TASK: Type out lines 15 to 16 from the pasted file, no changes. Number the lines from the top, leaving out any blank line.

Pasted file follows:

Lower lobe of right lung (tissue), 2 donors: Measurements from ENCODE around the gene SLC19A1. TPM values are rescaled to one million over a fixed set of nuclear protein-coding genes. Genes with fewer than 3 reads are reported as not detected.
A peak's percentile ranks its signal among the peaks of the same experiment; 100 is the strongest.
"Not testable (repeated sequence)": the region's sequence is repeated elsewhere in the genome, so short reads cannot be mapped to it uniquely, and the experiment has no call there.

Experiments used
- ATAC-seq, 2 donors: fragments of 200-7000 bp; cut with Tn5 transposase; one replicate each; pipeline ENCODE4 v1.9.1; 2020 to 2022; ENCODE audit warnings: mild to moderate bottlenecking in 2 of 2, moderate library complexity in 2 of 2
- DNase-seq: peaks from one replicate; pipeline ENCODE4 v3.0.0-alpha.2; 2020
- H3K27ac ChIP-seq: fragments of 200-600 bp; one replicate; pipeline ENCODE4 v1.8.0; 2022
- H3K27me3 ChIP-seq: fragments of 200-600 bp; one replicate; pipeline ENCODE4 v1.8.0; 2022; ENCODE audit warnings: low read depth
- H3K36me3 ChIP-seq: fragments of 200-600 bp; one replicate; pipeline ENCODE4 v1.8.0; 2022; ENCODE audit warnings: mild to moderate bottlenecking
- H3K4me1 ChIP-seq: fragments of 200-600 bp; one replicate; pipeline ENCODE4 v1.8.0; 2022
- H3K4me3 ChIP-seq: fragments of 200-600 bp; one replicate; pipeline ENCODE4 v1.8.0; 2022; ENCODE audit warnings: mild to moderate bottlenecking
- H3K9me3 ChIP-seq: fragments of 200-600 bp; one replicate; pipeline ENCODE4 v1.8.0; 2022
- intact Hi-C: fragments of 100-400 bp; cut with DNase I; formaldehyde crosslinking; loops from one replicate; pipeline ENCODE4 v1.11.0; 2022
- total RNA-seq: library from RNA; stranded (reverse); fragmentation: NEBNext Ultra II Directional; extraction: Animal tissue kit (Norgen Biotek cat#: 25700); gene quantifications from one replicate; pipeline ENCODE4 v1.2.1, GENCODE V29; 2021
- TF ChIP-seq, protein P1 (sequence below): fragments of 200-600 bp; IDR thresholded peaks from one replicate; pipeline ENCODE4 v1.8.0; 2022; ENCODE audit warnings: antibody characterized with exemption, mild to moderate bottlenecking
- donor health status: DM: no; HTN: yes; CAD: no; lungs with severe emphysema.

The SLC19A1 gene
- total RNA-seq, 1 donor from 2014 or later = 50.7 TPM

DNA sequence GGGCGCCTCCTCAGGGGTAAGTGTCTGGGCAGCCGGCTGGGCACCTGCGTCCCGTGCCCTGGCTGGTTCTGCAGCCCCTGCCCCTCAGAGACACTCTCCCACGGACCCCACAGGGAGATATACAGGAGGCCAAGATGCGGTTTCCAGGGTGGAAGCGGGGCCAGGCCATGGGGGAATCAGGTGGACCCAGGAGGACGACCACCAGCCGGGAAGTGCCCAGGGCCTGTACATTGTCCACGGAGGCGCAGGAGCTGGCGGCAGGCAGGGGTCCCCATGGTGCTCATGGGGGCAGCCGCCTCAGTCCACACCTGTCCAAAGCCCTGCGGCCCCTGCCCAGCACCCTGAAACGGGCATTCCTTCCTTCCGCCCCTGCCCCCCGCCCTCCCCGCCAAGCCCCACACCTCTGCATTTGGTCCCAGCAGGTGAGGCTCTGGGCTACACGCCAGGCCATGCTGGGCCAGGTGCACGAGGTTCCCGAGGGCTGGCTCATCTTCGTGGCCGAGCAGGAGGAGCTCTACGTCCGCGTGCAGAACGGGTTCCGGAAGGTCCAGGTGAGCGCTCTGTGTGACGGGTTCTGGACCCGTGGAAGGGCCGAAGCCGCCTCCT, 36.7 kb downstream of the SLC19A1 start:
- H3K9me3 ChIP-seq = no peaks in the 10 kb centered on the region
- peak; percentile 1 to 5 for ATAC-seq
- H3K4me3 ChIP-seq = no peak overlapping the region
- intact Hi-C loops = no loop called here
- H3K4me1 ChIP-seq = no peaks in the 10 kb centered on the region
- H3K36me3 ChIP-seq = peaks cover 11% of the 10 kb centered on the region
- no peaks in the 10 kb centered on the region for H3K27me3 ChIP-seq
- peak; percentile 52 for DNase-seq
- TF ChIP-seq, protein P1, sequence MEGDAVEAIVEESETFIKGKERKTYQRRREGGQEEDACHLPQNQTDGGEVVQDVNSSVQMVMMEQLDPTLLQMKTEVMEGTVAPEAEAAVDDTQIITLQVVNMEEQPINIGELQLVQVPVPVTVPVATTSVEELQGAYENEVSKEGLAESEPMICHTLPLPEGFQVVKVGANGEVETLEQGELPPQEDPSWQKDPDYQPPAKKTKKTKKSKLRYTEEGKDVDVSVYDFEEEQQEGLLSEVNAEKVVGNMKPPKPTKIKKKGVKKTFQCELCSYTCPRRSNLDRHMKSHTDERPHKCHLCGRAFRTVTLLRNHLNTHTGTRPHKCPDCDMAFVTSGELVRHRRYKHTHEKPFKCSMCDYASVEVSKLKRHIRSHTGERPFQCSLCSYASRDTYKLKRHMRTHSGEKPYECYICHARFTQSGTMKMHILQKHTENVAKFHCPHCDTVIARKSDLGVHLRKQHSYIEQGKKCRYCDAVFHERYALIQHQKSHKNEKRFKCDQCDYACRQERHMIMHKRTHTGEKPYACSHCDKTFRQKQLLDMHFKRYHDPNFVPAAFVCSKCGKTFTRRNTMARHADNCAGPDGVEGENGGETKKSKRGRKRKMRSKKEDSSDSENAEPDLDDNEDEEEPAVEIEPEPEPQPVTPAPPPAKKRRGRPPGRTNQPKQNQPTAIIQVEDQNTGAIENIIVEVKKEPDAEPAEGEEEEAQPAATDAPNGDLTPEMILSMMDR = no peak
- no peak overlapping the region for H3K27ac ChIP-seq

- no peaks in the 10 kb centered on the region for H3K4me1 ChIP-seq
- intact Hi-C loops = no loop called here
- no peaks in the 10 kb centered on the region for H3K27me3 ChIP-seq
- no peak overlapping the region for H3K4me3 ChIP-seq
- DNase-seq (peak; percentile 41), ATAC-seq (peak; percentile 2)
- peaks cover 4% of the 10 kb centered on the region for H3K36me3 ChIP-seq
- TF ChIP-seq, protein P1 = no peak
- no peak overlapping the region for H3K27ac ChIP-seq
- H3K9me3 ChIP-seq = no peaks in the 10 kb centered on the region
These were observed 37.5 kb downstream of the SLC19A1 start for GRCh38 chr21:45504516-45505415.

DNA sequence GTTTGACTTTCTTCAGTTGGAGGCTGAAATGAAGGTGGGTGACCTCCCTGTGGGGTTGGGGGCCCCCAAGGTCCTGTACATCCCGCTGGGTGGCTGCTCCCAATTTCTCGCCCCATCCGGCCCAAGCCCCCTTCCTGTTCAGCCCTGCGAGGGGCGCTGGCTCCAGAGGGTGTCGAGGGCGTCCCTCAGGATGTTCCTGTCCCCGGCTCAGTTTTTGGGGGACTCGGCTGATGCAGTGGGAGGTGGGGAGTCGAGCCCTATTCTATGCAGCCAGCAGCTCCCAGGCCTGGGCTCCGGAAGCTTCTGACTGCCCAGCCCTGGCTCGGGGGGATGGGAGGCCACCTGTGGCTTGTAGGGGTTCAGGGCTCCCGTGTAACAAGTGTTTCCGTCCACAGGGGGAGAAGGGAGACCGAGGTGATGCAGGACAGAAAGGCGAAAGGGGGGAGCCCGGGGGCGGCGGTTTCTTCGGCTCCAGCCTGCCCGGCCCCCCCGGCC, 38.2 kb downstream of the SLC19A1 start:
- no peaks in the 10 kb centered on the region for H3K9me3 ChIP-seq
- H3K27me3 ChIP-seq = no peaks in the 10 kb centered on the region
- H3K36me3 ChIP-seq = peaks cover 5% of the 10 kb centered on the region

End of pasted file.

- TF ChIP-seq, protein P1 (sequence below): fragments of 200-600 bp; IDR thresholded peaks from one replicate; pipeline ENCODE4 v1.8.0; 2022; ENCODE audit warnings: antibody characterized with exemption, mild to moderate bottlenecking
- donor health status: DM: no; HTN: yes; CAD: no; lungs with severe emphysema.